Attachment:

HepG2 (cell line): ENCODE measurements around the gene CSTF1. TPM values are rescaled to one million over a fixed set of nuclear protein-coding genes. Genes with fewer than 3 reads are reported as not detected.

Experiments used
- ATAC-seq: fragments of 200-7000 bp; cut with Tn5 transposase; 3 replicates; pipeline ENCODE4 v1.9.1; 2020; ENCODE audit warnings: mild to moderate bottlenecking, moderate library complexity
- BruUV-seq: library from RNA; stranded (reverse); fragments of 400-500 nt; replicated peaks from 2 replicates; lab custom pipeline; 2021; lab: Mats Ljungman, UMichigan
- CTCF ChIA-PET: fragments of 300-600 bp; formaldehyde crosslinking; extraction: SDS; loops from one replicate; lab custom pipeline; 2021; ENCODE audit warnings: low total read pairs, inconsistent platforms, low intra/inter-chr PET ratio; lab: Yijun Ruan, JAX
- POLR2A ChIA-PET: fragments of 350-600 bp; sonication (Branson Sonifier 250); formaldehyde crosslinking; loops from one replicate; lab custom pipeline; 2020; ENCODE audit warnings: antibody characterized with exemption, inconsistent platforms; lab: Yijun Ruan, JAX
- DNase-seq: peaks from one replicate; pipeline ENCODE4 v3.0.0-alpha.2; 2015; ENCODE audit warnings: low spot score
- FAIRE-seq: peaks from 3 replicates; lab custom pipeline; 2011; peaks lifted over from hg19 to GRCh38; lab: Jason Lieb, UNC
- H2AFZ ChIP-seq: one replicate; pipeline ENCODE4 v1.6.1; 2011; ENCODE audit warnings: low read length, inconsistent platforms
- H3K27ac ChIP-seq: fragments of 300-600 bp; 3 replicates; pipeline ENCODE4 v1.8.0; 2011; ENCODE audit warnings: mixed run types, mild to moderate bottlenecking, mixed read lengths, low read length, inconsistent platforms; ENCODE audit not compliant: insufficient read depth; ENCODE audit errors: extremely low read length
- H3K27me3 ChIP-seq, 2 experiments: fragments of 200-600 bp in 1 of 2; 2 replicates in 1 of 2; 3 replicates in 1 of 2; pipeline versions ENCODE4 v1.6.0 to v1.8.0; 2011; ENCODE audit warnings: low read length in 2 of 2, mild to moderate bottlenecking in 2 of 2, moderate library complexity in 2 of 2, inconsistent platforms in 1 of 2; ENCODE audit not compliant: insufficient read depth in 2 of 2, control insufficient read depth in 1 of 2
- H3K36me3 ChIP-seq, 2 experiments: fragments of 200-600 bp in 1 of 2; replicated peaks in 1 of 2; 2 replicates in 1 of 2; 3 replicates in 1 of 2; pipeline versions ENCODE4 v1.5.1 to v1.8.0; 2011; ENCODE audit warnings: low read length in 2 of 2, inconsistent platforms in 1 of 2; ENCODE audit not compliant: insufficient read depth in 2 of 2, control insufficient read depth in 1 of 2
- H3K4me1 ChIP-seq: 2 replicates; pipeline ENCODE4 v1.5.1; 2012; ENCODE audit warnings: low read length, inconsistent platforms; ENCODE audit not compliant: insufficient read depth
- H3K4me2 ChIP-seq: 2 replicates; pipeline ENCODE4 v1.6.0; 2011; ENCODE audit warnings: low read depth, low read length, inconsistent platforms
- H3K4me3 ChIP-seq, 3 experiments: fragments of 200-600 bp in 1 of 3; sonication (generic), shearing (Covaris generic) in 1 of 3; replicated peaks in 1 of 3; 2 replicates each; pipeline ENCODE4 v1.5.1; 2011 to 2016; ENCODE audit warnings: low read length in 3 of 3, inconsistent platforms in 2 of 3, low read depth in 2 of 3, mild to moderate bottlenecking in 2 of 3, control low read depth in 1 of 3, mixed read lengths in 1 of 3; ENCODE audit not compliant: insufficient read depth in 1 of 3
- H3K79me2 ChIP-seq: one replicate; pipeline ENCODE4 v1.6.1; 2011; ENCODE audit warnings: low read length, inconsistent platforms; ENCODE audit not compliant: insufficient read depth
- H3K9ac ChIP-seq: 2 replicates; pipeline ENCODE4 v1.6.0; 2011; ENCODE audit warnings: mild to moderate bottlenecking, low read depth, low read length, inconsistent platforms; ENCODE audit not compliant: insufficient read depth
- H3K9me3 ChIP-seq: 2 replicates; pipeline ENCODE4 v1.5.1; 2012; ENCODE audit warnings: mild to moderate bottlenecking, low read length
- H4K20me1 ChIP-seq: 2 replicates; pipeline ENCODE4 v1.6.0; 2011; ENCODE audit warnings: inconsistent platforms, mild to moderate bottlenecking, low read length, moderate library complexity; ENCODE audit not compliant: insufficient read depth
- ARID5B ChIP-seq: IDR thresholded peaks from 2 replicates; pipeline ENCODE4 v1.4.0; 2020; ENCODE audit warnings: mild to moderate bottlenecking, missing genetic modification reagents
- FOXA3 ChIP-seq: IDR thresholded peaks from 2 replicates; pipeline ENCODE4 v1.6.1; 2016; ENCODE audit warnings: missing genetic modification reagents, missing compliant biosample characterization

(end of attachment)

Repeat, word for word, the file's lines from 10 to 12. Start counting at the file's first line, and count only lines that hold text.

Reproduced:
- H3K27ac ChIP-seq: fragments of 300-600 bp; 3 replicates; pipeline ENCODE4 v1.8.0; 2011; ENCODE audit warnings: mixed run types, mild to moderate bottlenecking, mixed read lengths, low read length, inconsistent platforms; ENCODE audit not compliant: insufficient read depth; ENCODE audit errors: extremely low read length
- H3K27me3 ChIP-seq, 2 experiments: fragments of 200-600 bp in 1 of 2; 2 replicates in 1 of 2; 3 replicates in 1 of 2; pipeline versions ENCODE4 v1.6.0 to v1.8.0; 2011; ENCODE audit warnings: low read length in 2 of 2, mild to moderate bottlenecking in 2 of 2, moderate library complexity in 2 of 2, inconsistent platforms in 1 of 2; ENCODE audit not compliant: insufficient read depth in 2 of 2, control insufficient read depth in 1 of 2
- H3K36me3 ChIP-seq, 2 experiments: fragments of 200-600 bp in 1 of 2; replicated peaks in 1 of 2; 2 replicates in 1 of 2; 3 replicates in 1 of 2; pipeline versions ENCODE4 v1.5.1 to v1.8.0; 2011; ENCODE audit warnings: low read length in 2 of 2, inconsistent platforms in 1 of 2; ENCODE audit not compliant: insufficient read depth in 2 of 2, control insufficient read depth in 1 of 2